I have just finished reading Monday's Wall Street Journal, and I've come to he conclusion that women entering the labor force are causing no end of trouble. "Husband's Hazard" reads the left-hand column on the front page. "For Middle-Aged Man, a Wife's New Career Upsets Old Balances." Pay attention, now, this is serious!

It seems that middle-aged women reentering the work force are causing widespead emotional trauma among middle-aged men. A psychiatric consultant is quoted as saying, "People talk about women's problems all the time, but the adaptive stress men undergo when their wives take on a career has been virtually lost sight of. Even if you could postulate an ideal man and an ideal marriage, this would be a difficult transition to make.

"The metamorphosis of homemaker into breadwinner sends tremors through every relationship," pronounces the Journal and, with a passing nod to the benefits two incomes bring to the marriage, it goes on to chronicle experiences of men who have found their wives becoming indifferent to their career and emotional needs and who have had to adjust their weekends and vacation schedules to the wives' careers. "Responsibility for household chores shift," says the Journal. "In the Merrin household, for example, Bruce cooks breakfasts and scrubs toilets."

Heavens.

"Most disconcerting of all," the Journal goes on to note, "many husbands are no longer sure they know the women they married. New facets of their wives' personalities emerge. Meticulous housekeepers become more tolerant of sloppiness. Easygoing mothers flare up over the children's balkiness or dawdling . . . "

It's all enough to convince a man that the last thing he should let his wife do is get a job. Not only will he lose the safe harbor from the tempests of the work place, but he will also have to cook breakfast, scrub toilets and put up with a sloppy wife. We never find out, however, what forces drove the happy little homemaker into the work force. While one man is quoted as saying what happened to him is "just too painful" to talk about, none of the women are even quoted.

Presumably, they surged into the work force without skipping a beat, because Monday's Journal editorial page brings us an article by a New York writer asking, "Must Women Executives Be Such Barracudas?"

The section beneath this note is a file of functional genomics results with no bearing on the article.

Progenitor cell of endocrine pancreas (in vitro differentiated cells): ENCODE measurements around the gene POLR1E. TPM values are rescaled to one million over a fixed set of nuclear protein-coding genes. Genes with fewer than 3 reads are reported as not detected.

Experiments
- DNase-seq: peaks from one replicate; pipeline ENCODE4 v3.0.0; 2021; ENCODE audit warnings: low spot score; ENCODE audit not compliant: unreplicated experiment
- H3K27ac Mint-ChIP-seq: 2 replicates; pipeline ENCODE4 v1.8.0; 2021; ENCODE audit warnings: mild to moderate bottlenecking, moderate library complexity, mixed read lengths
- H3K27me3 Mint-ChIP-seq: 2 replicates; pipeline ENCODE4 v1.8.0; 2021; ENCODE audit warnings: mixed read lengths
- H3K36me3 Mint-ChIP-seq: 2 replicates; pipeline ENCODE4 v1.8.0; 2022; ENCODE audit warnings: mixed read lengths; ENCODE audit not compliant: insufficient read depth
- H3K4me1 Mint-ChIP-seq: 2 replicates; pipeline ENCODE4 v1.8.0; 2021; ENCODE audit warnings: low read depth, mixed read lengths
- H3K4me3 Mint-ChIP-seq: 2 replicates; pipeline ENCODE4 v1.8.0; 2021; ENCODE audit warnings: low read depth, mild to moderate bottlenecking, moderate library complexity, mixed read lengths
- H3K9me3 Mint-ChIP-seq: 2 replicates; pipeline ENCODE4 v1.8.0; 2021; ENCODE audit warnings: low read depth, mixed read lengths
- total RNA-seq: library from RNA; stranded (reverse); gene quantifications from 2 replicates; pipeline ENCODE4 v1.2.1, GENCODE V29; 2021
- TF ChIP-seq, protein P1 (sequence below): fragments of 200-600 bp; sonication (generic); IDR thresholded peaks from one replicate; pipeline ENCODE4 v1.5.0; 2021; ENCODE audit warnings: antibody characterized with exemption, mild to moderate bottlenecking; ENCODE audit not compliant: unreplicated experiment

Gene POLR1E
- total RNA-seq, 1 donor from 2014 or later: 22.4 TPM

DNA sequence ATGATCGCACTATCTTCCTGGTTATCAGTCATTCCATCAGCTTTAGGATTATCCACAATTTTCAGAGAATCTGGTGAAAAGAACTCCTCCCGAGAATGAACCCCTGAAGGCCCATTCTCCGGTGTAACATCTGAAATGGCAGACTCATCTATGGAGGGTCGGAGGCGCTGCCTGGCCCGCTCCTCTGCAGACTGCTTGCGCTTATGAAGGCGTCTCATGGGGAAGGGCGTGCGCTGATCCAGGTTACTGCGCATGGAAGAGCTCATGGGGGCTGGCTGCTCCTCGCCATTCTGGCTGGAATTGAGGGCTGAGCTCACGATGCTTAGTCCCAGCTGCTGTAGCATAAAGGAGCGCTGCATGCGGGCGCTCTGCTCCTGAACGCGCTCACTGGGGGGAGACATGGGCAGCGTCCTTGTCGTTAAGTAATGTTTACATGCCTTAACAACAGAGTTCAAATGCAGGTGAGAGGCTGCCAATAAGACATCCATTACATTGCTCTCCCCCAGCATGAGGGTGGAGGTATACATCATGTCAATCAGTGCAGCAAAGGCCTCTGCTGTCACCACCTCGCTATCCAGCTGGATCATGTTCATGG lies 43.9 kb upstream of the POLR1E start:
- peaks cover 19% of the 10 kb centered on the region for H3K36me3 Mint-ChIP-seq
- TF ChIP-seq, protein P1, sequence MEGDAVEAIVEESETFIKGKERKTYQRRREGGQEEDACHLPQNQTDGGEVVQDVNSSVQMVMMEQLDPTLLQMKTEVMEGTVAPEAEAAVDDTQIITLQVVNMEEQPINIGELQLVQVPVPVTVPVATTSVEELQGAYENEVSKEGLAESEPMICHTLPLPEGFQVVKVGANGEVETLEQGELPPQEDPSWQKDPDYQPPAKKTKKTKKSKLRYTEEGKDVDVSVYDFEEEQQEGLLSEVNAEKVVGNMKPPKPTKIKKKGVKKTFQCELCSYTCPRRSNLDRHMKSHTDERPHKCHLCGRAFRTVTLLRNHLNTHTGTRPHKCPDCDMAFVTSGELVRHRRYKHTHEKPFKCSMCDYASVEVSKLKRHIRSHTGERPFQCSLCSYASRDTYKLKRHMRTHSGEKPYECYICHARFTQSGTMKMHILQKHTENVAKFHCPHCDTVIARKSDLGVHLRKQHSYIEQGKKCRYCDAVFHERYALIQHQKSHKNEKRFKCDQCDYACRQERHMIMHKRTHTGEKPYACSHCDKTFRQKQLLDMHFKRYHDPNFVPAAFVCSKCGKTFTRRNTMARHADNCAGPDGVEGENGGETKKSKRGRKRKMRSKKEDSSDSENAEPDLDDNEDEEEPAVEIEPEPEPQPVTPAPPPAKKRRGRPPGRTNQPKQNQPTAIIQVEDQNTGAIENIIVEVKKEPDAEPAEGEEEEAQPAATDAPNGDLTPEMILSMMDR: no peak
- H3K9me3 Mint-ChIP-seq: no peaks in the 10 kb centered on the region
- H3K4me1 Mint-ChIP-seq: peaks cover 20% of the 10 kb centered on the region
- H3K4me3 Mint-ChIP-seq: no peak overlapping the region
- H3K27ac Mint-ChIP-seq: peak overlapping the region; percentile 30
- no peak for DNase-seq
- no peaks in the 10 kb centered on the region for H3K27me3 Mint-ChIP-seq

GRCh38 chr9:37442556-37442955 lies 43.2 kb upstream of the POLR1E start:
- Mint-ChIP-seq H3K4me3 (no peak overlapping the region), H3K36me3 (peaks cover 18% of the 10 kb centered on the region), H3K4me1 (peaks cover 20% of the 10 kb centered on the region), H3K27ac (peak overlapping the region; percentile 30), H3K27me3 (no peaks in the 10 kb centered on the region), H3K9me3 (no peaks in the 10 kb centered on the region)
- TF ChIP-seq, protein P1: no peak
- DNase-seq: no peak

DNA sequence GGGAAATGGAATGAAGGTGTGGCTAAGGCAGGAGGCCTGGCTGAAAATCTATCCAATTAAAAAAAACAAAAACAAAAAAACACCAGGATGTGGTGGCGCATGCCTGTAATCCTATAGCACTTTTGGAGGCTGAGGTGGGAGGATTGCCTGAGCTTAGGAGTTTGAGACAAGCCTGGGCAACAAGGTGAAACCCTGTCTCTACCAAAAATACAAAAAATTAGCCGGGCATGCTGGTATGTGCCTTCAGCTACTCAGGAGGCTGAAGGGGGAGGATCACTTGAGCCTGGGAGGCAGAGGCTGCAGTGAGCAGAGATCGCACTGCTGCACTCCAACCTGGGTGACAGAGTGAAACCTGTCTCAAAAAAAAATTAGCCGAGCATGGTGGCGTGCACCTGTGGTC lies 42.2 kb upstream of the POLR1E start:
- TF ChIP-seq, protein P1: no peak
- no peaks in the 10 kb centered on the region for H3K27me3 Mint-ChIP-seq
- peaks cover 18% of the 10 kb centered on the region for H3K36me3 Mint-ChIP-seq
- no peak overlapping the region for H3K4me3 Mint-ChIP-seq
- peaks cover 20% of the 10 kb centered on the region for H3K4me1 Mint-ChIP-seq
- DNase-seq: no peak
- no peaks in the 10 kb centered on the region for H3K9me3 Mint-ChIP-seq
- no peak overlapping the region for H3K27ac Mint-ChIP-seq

Now, I have been in the work force for nearly 15 years and I must confess that, while I have encountered an awful lot of male sharks, I have met only one female barracuda. The Wall Street Journal writer, however, has had a tougher time of it. "Are upper level women executives nastier and more professionally amoral than men?" she asks. "I've been worrying about this question after three unhappy experiences within one year." Three barracudas within a year, she tells us. And not only that: "I've found others who have noticed a similar phenomenon." The Wall Street Journal, with the usual keen scientific eye it brings to matters involving working women, has found a new trend. Would the Journal have applied the same tarring brush to males, to blacks, or to religious groups? Would the Journal have printed a headline that said: "Must New York Executives Be Such Barracudas?"

The message here is not that some women act like some men when they get into the work force, but that most female executives become threatening predators when they get into positions of power. You surely wouldn't want to hire someone like that, and you surely wouldn't want to work for someone like that.

And, if that's not enough, when you give them a shot at management they want to join in management games. "Stag Poker Aggravates Women at CBS," announces the lead headline of the Journal's second section. "At issue is an all-male poker game that some female executives in the elite documentary unit see as the place not only to deal, but also to wheel."

One excluded woman says it is the "quintessence of the old-boyism that runs the shop," while a male executive said that is "ridiculous . . . The women have just as fair a shot around here as anyone else." Dropped parenthetically into the story is the information that only three of the 13 producers on CBS Reports are women, which suggests that the executives have been paying more attention to poker than to affirmative action. But then, that's in keeping with the times.

Monday's Journal was enough to give any reader second thoughts about the revolution in the work place. It's one thing to hire young women, but it's obviously quite another to hire middle-aged women reentering the work force. For every reentry woman there's going to be a traumatized man. If I were a man, I'd be shaking my head with wonderment, trying to figure out what is going on in the heads of American women. For no apparent reason, all they seem to want to do is abandon their husbands and become barracudas and butt in on men's poker games.

It just goes to show what happens when you upset those old balances.